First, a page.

Environmental Multiplicity in the Bahamas: Situating Traditional Ecological Knowledge and Conservation Ethics in Cultural Landscapes

Persistent Link:
http://hdl.handle.net/10150/293598
Title:
Environmental Multiplicity in the Bahamas: Situating Traditional Ecological Knowledge and Conservation Ethics in Cultural Landscapes
Author:
O'Meara, Nathaniel, B.
Affiliation:
Northern Arizona University; Bureau of Applied Research in Anthropology, University of Arizona
Issue Date:
May-2009
Collection Information:
This item is part of the Richard Stoffle Collection. It was digitized from a physical copy provided by Richard Stoffle, Bureau of Applied Research in Anthropology, School of Anthropology at the University of Arizona. For more information about items in this collection, please email Special Collections, askspecialcollections@u.library.arizona.edu.
Publisher:
Northern Arizona University
Abstract:
Based on ethnographic research conducted in the Exumas Cays, Bahamas, this thesis investigates how traditional ecological knowledge (TEK) and conservation ethics are situated in place and integrated into cultural landscapes. This is illustrated using satellite imagery and ethnographic data to describe the TEK associated with kitchen gardens, plant-collecting areas, fishing grounds, farm fields and pastures within the traditional use areas of one Exumian settlement known as The Hermitage. By situating TEK in cultural landscapes, this thesis provides a more holistic representation of the interconnectedness between community, knowledge, practice, belief, place, and landscape. This thesis also includes discussions on the theoretical importance of linking TEK with place and landscape; the formation and role of conservation ethics in preserving places or resources in a local environment; and a description of an emerging theory in cultural ecology called environmental multiplicity, which argues for the resiliency of traditional social-ecological systems as a result of creating multiple subsistence strategies and webs of interdependent social relationships to guard against social and natural perturbations.
Keywords:
Traditional Ecological Knowledge; Cultural Landscapes; Sustainability; Ethnobotany; Environmental Multiplicity; Exuma, Bahamas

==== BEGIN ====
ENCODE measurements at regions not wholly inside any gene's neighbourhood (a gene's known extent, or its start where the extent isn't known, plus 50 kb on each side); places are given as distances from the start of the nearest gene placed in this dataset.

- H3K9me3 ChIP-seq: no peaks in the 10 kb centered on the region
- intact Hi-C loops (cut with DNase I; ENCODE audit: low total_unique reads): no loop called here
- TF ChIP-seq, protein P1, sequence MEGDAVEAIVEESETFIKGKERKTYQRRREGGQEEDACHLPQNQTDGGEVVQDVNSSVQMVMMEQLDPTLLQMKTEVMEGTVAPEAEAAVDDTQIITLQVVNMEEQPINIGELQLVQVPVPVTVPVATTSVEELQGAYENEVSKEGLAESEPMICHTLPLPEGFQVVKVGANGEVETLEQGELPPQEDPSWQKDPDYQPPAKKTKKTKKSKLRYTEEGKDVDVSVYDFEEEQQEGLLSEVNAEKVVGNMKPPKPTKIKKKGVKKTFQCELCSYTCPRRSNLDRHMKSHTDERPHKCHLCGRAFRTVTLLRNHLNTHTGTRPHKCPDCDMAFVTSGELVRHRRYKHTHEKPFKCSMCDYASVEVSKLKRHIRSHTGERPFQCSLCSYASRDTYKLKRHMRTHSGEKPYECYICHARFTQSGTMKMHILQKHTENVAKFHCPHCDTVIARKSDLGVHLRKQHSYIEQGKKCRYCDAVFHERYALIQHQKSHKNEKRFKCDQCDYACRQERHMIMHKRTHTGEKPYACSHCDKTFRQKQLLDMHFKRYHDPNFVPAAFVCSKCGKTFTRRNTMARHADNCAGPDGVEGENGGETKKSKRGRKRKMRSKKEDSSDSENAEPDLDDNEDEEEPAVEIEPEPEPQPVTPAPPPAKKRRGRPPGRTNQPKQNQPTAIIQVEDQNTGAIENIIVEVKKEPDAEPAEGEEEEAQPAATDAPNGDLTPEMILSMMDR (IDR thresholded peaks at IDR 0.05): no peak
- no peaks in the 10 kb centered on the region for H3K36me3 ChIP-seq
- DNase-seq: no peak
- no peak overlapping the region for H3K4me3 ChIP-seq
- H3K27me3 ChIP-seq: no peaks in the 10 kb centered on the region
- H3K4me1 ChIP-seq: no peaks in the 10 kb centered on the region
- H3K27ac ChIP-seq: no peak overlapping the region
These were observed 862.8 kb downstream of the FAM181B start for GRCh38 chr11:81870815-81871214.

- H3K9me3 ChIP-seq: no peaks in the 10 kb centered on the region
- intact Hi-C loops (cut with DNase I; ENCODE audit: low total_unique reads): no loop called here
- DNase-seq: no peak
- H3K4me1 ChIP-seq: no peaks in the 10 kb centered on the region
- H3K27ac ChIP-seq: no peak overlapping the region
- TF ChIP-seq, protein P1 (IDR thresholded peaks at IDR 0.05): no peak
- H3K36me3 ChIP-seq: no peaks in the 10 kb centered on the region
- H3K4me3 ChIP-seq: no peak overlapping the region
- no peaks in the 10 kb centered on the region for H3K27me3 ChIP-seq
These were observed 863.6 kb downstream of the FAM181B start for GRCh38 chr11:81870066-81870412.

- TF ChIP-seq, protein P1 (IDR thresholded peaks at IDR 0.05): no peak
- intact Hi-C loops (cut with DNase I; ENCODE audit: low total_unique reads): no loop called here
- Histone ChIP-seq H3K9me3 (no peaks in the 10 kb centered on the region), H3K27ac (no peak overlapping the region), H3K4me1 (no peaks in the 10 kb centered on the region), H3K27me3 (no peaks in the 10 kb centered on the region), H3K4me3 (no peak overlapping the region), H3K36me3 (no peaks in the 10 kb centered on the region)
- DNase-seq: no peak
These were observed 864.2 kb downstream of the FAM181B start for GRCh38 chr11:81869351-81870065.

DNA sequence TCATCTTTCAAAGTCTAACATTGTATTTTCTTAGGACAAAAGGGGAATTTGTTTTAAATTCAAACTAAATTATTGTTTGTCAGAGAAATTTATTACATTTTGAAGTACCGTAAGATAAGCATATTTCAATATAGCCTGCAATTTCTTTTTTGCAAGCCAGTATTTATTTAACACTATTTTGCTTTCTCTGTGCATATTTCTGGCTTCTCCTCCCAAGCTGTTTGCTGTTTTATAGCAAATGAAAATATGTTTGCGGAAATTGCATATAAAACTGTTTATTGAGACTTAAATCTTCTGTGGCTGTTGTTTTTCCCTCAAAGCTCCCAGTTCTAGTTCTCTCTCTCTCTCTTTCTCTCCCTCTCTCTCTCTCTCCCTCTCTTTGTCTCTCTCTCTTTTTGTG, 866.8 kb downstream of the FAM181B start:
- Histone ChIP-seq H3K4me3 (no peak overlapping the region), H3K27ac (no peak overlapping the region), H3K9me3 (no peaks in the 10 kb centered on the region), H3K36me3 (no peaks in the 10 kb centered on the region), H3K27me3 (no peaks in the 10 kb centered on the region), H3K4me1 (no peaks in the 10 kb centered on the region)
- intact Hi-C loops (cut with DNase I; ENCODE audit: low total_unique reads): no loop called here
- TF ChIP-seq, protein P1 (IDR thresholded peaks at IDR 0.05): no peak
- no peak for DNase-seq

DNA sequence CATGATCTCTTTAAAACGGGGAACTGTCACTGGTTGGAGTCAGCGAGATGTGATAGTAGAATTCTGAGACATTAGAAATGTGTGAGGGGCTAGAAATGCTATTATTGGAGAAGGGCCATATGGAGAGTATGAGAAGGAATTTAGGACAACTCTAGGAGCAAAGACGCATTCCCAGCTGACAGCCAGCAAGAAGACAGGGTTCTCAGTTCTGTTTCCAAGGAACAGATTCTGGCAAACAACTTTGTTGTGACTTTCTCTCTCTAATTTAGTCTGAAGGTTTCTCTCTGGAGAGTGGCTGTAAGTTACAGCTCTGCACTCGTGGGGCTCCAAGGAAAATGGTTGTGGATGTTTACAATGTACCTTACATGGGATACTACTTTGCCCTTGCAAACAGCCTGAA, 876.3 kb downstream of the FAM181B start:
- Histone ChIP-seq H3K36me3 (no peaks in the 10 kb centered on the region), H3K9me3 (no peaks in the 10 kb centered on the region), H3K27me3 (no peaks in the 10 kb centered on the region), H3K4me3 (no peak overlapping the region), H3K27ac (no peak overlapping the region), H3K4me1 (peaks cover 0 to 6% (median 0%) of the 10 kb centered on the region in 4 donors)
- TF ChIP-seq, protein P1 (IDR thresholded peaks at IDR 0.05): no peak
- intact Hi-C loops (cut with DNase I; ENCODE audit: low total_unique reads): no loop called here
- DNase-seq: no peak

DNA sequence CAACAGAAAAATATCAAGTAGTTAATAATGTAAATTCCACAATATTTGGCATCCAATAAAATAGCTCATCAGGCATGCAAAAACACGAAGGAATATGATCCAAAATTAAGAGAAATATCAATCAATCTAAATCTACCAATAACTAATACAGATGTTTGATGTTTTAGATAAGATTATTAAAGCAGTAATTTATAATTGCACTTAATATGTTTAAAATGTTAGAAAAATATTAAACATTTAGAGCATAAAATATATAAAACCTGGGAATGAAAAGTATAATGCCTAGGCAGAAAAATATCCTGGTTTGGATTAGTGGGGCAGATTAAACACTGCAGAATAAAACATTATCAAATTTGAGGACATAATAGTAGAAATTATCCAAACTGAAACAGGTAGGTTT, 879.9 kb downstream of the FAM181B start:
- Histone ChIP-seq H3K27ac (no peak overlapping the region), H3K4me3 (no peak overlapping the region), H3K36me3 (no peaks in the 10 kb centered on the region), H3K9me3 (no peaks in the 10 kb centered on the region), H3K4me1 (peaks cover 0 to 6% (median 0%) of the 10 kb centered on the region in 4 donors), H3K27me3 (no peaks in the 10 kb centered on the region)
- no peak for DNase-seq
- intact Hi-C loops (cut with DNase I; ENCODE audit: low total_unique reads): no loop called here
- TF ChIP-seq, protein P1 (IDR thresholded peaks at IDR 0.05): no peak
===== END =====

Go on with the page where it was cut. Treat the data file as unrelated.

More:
Full metadata record

DC FieldValue Language
dc.language.isoen_USen_US
dc.titleEnvironmental Multiplicity in the Bahamas: Situating Traditional Ecological Knowledge and Conservation Ethics in Cultural Landscapesen_US
dc.contributor.authorO'Meara, Nathaniel, B.en_US
dc.contributor.departmentNorthern Arizona Universityen_US
dc.contributor.departmentBureau of Applied Research in Anthropology, University of Arizonaen_US
dc.date.issued2009-05-
dc.description.collectioninformationThis item is part of the Richard Stoffle Collection. It was digitized from a physical copy provided by Richard Stoffle, Bureau of Applied Research in Anthropology, School of Anthropology at the University of Arizona. For more information about items in this collection, please email Special Collections, askspecialcollections@u.library.arizona.edu.en_US
dc.sourceUniversity of Arizona Libraries, Special Collectionsen_US
dc.publisherNorthern Arizona Universityen_US
dc.description.abstractBased on ethnographic research conducted in the Exumas Cays, Bahamas, this thesis investigates how traditional ecological knowledge (TEK) and conservation ethics are situated in place and integrated into cultural landscapes. This is illustrated using satellite imagery and ethnographic data to describe the TEK associated with kitchen gardens, plant-collecting areas, fishing grounds, farm fields and pastures within the traditional use areas of one Exumian settlement known as The Hermitage. By situating TEK in cultural landscapes, this thesis provides a more holistic representation of the interconnectedness between community, knowledge, practice, belief, place, and landscape. This thesis also includes discussions on the theoretical importance of linking TEK with place and landscape; the formation and role of conservation ethics in preserving places or resources in a local environment; and a description of an emerging theory in cultural ecology called environmental multiplicity, which argues for the resiliency of traditional social-ecological systems as a result of creating multiple subsistence strategies and webs of interdependent social relationships to guard against social and natural perturbations.en_US
dc.subjectTraditional Ecological Knowledgeen_US
dc.subjectCultural Landscapesen_US
dc.subjectSustainabilityen_US
dc.subjectEthnobotanyen_US
dc.subjectEnvironmental Multiplicityen_US
dc.subjectExuma, Bahamasen_US
dc.typeMasters Thesisen_US
dc.identifier.urihttp://hdl.handle.net/10150/293598-
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